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Be Curious, Be Brave

My personal theme for the year is to Be Curious & Be Brave.  I’m not big on setting new years resolutions and goals.  They don’t inspire me – AT ALL.  What does inspire me is the idea of challenging myself to be more authentic, passionate, generous, forgiving, thoughtful, open, and courageous every day.


When we were in Beaver Creek Colorado, I saw this statue and was immediately captivated by it.  I just stood there staring at it for the longest time.  I love how the child doesn’t shrink back in fear while the bear comes close.  Both curious, both brave.  Obviously this doesn’t translate in the literal sense, but I can think of a handful of “bears” in my life that I have shied away from simply due to some form of fear.

Sometimes the first step in overcoming fear is to stop making excuses for it and see it for the ugly, suffocating parasite that it is.  If we live in fear long enough it becomes so normative that we don’t even question it anymore.  If everyone else we know lives that same way than it’s not even seen as a problem – it’s just REALITY.

I’m not cool with that kind of reality.

My dream is that my kids would be WILD and FREE.  WISE and BOLD.  GENTLE and STRONG.  Precious little ones that refuse to measure their journey against anyone else’s or become paralyzed by the fear of failure or what others will think of them.

If I want my kids to be all of those things that means I have to be moving in that direction myself first.

This year I want to cultivate a Courageous Curiosity to dig deeper and see the beauty and potential that lies beneath the surface.  I want to see past the obvious and peer into the veiled space not immediately apparent without careful examination.  A treasure hunter!

It takes very little effort to see what is messed up in everyone and everything, but bravery to:

  • See the beauty in the ordinary
  • Recognize strength in weakness
  • Embrace those that are nothing like us
  • Pursue dreams without guarntees
  • Live for the audience of One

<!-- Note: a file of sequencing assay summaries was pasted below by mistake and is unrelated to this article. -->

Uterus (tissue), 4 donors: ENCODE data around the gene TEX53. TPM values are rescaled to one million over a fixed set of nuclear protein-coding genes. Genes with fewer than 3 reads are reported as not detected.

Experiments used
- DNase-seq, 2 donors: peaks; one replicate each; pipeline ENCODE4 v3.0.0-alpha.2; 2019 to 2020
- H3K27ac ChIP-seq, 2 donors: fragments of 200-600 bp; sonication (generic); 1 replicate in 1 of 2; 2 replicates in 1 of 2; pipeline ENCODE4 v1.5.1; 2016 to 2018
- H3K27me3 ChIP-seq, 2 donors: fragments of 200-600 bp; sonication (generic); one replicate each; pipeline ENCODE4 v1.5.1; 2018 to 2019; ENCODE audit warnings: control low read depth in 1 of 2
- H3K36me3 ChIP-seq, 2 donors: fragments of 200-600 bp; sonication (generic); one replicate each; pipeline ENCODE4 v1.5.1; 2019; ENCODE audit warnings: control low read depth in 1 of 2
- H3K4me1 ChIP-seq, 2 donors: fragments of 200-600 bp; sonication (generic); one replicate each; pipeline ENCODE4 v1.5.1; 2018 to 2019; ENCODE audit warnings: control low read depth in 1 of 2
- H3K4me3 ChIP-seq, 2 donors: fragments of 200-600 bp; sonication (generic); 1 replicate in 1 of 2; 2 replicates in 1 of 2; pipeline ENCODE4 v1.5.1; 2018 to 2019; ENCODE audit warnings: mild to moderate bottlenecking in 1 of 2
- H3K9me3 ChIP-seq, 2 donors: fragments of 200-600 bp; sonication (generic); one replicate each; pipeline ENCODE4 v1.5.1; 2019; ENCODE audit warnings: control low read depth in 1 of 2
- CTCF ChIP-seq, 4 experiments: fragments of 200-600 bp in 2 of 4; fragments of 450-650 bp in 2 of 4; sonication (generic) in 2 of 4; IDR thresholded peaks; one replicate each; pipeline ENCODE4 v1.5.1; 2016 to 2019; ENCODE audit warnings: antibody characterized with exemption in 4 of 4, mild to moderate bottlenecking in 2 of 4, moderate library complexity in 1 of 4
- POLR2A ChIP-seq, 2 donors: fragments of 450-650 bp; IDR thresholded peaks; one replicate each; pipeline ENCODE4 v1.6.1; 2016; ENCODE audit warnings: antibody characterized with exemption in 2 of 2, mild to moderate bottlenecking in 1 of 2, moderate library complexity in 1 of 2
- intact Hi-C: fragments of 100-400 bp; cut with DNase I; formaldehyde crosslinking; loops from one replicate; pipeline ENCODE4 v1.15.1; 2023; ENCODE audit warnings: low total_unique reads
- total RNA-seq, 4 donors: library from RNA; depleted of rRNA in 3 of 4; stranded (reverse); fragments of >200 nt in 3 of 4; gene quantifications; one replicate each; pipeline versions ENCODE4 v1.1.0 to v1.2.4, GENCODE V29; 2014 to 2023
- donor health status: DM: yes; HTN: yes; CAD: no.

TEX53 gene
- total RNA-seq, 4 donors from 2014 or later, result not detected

I love the words to Sara Bareilles’ song “Brave.”

Everybody’s been there,
Everybody’s been stared down by the enemy
Fallen for the fear
And done some disappearing,
Bow down to the mighty
Don’t run, just stop holding your tongue
Maybe there’s a way out of the cage where you live
Maybe one of these days you can let the light in
Show me how big your brave is

So I’m checking my fear and preconceived ideas at the door and stepping into this year with open hands and an open heart.  Here’s to being Curious and Brave in 2014!

Emily Eck Home Sweet Road

By Emily Oak

I am a Mother, a Lover, a Traveler, Entrepreneur and Blogger. I crave adventure, appreciate good leather, find old weathered wood beautiful, prefer french pressed coffee, and feel alive running in the rain (albeit at a snails pace)! I believe in living passionately, loving extravagantly, taking risks, forgiving often, and living for the audience of One. I am an introvert but you wouldn’t know that if you met me. I LOVE people.

1,464 replies on “Be Curious, Be Brave”

Apple now has Rhapsody as an app, which is a great start, but it is currently hampered by the inability to store locally on your iPod, and has a dismal 64kbps bit rate. If this changes, then it will somewhat negate this advantage for the Zune, but the 10 songs per month will still be a big plus in Zune Pass’ favor.

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This is getting a bit more subjective, but I much prefer the Zune Marketplace. The interface is colorful, has more flair, and some cool features like ‘Mixview’ that let you quickly see related albums, songs, or other users related to what you’re listening to. Clicking on one of those will center on that item, and another set of “neighbors” will come into view, allowing you to navigate around exploring by similar artists, songs, or users. Speaking of users, the Zune “Social” is also great fun, letting you find others with shared tastes and becoming friends with them. You then can listen to a playlist created based on an amalgamation of what all your friends are listening to, which is also enjoyable. Those concerned with privacy will be relieved to know you can prevent the public from seeing your personal listening habits if you so choose.

Hands down, Apple’s app store wins by a mile. It’s a huge selection of all sorts of apps vs a rather sad selection of a handful for Zune. Microsoft has plans, especially in the realm of games, but I’m not sure I’d want to bet on the future if this aspect is important to you. The iPod is a much better choice in that case.

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Zune and iPod: Most people compare the Zune to the Touch, but after seeing how slim and surprisingly small and light it is, I consider it to be a rather unique hybrid that combines qualities of both the Touch and the Nano. It’s very colorful and lovely OLED screen is slightly smaller than the touch screen, but the player itself feels quite a bit smaller and lighter. It weighs about 2/3 as much, and is noticeably smaller in width and height, while being just a hair thicker.

The new Zune browser is surprisingly good, but not as good as the iPod’s. It works well, but isn’t as fast as Safari, and has a clunkier interface. If you occasionally plan on using the web browser that’s not an issue, but if you’re planning to browse the web alot from your PMP then the iPod’s larger screen and better browser may be important.